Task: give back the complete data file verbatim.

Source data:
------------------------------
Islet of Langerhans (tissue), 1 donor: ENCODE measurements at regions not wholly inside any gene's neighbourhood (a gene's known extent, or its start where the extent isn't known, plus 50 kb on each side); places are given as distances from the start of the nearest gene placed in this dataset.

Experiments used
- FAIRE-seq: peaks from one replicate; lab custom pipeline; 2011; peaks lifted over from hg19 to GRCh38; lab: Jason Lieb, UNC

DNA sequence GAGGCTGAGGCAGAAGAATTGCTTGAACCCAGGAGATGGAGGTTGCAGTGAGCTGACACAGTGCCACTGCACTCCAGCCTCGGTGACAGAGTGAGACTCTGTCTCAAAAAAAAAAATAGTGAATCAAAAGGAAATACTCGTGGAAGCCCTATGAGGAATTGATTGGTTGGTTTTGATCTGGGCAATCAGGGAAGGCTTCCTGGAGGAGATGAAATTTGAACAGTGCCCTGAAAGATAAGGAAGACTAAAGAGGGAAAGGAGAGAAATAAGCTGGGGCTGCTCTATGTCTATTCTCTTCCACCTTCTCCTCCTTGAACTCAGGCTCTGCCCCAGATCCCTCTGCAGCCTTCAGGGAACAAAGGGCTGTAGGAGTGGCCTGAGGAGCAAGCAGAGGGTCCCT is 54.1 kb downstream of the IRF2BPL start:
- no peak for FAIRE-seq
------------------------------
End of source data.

Islet of Langerhans (tissue), 1 donor: ENCODE measurements at regions not wholly inside any gene's neighbourhood (a gene's known extent, or its start where the extent isn't known, plus 50 kb on each side); places are given as distances from the start of the nearest gene placed in this dataset.

Experiments used
- FAIRE-seq: peaks from one replicate; lab custom pipeline; 2011; peaks lifted over from hg19 to GRCh38; lab: Jason Lieb, UNC

DNA sequence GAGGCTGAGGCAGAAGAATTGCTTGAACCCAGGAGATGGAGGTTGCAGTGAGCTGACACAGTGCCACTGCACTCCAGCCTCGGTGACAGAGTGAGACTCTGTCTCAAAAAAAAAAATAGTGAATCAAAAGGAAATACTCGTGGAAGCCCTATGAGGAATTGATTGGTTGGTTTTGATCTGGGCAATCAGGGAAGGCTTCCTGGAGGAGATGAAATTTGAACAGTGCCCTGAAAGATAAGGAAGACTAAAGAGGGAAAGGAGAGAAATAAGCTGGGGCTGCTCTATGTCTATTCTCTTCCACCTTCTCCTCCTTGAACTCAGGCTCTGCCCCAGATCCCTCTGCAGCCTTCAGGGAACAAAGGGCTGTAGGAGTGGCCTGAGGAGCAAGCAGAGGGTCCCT is 54.1 kb downstream of the IRF2BPL start:
- no peak for FAIRE-seq